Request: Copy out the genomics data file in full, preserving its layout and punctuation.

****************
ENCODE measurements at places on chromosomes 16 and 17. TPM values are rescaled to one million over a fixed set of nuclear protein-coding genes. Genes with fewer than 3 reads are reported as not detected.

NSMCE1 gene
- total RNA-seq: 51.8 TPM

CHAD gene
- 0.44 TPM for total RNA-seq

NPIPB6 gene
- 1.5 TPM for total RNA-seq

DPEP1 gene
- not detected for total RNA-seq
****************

ENCODE measurements at places on chromosomes 16 and 17. TPM values are rescaled to one million over a fixed set of nuclear protein-coding genes. Genes with fewer than 3 reads are reported as not detected.

NSMCE1 gene
- total RNA-seq: 51.8 TPM

CHAD gene
- 0.44 TPM for total RNA-seq

NPIPB6 gene
- 1.5 TPM for total RNA-seq

DPEP1 gene
- not detected for total RNA-seq